When I first read this scene, it made me uncomfortable, actually. Too much! And I think it was indicative of my own discomfort with the intimacy of real, present sexuality, really being in the experience of the body and intimacy and pleasure with other people. The idea of a lover tasting my piss and thinking of my genitals — I couldn’t even go there. At the time, I was publishing a memoir called Whip Smart about having been a dominatrix and a sex worker, and I was still figuring out how to think about sex without relying on comfortable narratives to frame it. This was so real that it was like looking at the sun. It was a truer description of sex than anything I’d ever written.

When I was a younger writer, people talked about sex scenes as though they were separate from other kinds of scenes. “Oh, sex scenes are so hard to write. We have to invent new words for sex scenes” — because the usual words have been used for pornography and advertising or whatever. And as I got older and more experienced and became a teacher myself, I was like, Wait a minute, capitalism has co-opted all of our language. We are socialized to put sex in a side category, and that makes us write poorly about it. Sex is not separate from any other human pursuit, like learning to play guitar, taking care of my sick friend, taking care of my dog, cooking. All of these things are integrated into the fabric of who I am and how I think and how I express my beliefs and my experiences.

For me, it’s been revelatory and helpful to actively try to reinsert sex into the stream of my life and my writing. I haven’t faked an orgasm in a really long time; trying to write a sexual experience that I haven’t had feels kind of similar. I can’t do it. I believe I can tell when I’m reading an author who’s writing about an experience they haven’t lived in some way. Now, looking back, I can say Myles was writing desire in a way that upended expectations and excavating sexual clichés in a way that felt recognizable to me, even though I wasn’t the critical reader that I am today.

Sex is this realm in which a lot of unprocessed, patriarchal, compulsively heterosexual ideas and practices have flourished. Writing about sex feels like a process of very conscientiously walking around those prescriptions and toward a truer description of my actual experience — which doesn’t necessarily mean my actual experience of pleasure; it can be through the enactment of familiar kinds of fantasies and scripts. But it’s about prioritizing being awake to that. When I see scenes that feel pornographic in art or in literary work that are unconscious or unexamined, that’s no longer interesting to me.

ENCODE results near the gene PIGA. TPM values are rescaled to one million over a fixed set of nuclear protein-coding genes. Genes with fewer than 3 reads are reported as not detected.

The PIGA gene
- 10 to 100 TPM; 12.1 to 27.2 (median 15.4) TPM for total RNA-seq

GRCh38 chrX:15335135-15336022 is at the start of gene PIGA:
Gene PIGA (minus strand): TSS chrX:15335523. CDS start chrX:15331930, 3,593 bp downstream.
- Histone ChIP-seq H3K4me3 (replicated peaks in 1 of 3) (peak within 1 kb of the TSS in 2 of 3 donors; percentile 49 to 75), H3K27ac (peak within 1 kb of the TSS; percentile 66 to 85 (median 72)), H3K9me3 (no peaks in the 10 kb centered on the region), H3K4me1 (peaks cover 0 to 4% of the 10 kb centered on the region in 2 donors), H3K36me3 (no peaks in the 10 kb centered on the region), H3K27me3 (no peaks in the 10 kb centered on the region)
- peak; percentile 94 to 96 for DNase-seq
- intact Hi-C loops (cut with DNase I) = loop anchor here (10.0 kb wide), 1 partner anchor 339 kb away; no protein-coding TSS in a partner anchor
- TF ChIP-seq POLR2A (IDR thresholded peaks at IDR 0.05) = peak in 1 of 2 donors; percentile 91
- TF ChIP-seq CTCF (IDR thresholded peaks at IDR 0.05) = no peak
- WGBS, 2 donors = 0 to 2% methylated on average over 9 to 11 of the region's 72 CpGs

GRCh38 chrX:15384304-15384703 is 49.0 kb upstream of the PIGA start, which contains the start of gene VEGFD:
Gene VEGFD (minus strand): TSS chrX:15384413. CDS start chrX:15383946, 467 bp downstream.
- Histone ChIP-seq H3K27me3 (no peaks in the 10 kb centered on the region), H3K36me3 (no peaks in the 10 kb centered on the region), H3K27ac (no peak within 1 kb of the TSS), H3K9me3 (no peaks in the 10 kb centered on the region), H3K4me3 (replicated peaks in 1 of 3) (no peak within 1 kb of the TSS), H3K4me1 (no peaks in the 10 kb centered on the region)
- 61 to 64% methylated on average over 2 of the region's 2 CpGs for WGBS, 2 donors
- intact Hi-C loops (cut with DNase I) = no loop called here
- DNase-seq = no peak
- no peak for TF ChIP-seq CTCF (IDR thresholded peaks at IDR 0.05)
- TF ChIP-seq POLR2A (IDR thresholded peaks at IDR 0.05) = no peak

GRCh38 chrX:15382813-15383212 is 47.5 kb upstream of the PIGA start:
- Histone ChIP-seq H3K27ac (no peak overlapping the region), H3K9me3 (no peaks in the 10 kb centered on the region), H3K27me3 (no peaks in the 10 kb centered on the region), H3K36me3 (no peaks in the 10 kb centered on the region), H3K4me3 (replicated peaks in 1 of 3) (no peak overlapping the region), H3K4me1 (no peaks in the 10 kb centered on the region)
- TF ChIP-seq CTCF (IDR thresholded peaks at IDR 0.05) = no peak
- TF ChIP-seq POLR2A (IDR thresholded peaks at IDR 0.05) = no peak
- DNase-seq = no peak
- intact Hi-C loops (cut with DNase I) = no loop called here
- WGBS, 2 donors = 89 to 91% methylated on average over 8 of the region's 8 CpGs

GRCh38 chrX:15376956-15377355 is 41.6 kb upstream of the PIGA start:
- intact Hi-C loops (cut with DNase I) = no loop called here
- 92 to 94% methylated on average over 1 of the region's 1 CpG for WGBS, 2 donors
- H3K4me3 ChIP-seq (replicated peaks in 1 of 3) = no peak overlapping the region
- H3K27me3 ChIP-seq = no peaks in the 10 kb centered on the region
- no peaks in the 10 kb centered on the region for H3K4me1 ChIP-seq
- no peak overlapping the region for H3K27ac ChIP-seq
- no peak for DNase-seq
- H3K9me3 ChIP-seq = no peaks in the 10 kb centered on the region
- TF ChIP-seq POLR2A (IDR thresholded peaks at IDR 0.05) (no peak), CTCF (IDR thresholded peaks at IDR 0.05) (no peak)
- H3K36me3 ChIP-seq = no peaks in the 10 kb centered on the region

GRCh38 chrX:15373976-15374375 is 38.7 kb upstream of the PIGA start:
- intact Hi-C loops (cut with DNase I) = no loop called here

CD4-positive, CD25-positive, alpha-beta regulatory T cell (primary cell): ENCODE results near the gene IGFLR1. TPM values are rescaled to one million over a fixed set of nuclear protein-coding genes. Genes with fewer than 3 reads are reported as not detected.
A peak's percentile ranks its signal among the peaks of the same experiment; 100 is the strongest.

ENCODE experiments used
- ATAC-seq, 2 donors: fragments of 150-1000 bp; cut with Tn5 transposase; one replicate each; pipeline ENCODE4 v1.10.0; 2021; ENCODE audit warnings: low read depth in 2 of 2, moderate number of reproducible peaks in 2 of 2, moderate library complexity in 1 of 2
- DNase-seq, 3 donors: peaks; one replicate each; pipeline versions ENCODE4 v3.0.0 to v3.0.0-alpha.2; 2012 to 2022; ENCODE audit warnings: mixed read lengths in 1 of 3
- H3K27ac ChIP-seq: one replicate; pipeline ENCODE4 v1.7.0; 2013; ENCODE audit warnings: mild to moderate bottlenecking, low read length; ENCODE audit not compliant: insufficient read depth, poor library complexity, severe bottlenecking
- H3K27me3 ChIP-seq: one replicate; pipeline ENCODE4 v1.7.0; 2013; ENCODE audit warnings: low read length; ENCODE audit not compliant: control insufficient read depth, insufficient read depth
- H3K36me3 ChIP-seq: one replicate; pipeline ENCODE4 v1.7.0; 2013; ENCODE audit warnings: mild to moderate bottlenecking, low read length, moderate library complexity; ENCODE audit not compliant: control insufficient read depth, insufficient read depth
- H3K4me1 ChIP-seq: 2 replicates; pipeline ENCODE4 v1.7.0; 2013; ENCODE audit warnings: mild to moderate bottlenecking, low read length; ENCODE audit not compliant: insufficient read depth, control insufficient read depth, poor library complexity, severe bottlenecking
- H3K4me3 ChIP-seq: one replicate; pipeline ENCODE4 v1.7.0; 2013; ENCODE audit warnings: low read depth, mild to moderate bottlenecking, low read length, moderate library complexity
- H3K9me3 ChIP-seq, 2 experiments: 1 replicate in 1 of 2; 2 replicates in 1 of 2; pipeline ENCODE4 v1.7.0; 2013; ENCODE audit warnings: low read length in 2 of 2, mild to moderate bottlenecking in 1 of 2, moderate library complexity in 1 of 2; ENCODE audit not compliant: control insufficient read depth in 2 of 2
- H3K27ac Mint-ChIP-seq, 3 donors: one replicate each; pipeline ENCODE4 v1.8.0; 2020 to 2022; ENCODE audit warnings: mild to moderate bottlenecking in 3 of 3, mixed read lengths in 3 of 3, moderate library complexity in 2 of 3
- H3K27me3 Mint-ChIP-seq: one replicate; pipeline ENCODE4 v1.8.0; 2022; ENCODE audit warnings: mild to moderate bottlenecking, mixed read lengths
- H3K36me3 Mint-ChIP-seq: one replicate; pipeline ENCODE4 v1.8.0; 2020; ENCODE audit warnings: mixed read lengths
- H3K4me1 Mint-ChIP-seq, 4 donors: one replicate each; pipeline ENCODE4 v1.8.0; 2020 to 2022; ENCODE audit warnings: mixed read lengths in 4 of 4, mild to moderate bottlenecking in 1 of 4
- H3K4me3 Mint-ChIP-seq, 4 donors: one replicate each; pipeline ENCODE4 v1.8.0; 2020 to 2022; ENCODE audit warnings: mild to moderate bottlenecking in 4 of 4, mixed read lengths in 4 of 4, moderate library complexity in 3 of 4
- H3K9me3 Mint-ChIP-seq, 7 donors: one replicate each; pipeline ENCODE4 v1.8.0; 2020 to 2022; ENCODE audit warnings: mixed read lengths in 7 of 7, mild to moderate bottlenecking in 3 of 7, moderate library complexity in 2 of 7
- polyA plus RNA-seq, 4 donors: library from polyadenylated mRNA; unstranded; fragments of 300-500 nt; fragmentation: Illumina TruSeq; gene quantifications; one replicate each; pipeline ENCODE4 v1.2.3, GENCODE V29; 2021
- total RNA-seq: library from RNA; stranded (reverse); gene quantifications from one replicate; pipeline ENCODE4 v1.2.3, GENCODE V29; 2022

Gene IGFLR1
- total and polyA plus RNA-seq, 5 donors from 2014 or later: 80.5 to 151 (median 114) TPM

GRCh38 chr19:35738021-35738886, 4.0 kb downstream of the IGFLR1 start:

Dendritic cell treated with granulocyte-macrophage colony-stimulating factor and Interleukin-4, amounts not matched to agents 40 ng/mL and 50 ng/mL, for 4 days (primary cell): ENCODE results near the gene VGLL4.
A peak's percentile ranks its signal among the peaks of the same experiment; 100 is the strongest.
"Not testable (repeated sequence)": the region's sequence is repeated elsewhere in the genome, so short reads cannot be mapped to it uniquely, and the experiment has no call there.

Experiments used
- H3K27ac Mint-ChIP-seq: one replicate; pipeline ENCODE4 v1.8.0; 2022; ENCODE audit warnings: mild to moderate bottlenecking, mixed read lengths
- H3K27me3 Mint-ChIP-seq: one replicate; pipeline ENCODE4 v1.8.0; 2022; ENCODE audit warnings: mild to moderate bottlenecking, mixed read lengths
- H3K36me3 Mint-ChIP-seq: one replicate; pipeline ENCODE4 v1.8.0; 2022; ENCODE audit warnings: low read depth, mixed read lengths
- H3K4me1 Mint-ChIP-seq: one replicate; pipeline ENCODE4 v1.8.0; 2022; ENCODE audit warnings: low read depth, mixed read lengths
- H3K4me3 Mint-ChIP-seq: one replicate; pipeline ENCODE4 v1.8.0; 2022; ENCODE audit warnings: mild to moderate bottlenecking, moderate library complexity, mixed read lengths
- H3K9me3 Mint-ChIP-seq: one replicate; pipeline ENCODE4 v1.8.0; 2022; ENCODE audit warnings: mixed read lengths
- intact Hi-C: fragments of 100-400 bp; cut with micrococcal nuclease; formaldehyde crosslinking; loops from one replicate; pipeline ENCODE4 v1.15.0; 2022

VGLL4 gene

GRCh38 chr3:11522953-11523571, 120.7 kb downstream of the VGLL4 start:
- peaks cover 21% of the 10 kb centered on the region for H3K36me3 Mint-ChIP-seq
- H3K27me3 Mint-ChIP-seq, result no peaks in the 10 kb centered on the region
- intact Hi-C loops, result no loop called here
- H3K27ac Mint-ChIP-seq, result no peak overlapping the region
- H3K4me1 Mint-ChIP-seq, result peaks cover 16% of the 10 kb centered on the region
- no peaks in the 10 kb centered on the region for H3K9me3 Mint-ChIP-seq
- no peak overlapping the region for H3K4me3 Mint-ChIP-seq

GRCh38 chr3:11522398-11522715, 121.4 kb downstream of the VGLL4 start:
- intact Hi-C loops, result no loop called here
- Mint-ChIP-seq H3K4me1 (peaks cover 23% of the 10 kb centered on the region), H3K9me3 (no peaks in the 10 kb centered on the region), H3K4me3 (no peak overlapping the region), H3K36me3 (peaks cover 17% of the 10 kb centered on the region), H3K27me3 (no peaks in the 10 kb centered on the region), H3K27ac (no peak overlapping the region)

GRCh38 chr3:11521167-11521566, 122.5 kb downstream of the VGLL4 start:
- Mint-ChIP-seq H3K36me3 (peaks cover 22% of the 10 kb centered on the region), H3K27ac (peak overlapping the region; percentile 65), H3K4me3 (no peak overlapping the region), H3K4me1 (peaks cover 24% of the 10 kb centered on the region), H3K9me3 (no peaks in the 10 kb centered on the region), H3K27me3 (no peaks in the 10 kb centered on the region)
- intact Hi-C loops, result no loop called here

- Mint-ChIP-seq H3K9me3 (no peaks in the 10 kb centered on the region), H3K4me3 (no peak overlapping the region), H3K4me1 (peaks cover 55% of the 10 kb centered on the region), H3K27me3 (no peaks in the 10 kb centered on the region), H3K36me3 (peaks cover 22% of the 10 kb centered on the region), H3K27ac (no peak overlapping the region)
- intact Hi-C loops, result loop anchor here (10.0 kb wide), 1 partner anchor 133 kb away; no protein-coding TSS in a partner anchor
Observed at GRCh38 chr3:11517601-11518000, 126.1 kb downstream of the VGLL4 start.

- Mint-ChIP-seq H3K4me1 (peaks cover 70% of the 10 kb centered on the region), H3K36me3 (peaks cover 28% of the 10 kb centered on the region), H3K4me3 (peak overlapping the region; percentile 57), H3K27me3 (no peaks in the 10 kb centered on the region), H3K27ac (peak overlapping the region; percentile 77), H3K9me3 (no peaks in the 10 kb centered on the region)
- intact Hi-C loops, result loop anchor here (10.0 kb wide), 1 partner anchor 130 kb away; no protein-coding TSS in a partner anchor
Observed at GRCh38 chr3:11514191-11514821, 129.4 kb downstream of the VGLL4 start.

Any hard and fast rules about making art, I’m very suspicious of them. And I think it is when I am surprising myself in my work that the result is the most successful and the most satisfying. I teach writing at the University of Iowa, and I sometimes do an exercise with my students where I have them write down all of the words they think they’re not allowed to use in a sex scene. They’re often pornographic or technical. Then I have them write a scene that incorporates all of those words. The scenes are often shockingly intense or funny. That feels so liberating to me because behind that belief that we can’t use these words are other beliefs that constrict our art.

These scenes should express something about who the character is. They should use lively language that’s describing a universal experience in a specific way. It’s hopeful when the writer is a poet because they don’t feel the allegiance to the rules the way prose writers do. Their use of commas, of punctuation, yields completely to the truth of the thing being described rather than some outside prescription. Myles’s metaphors here are wild. “A tropical movie”? What is that? Myles is inventing this thing to compare sex to, and it is absolutely working, but it is breaking a lot of the rules. And I think when we break boundaries, it doesn’t matter if we’re using familiar language. It’s going to feel defamiliarized and fresh to us.

Body Work: The Radical Power of Personal Narrative is out March 15 from Catapult.

More From This Series

See All
The Best Sex Melissa Febos Has Ever Read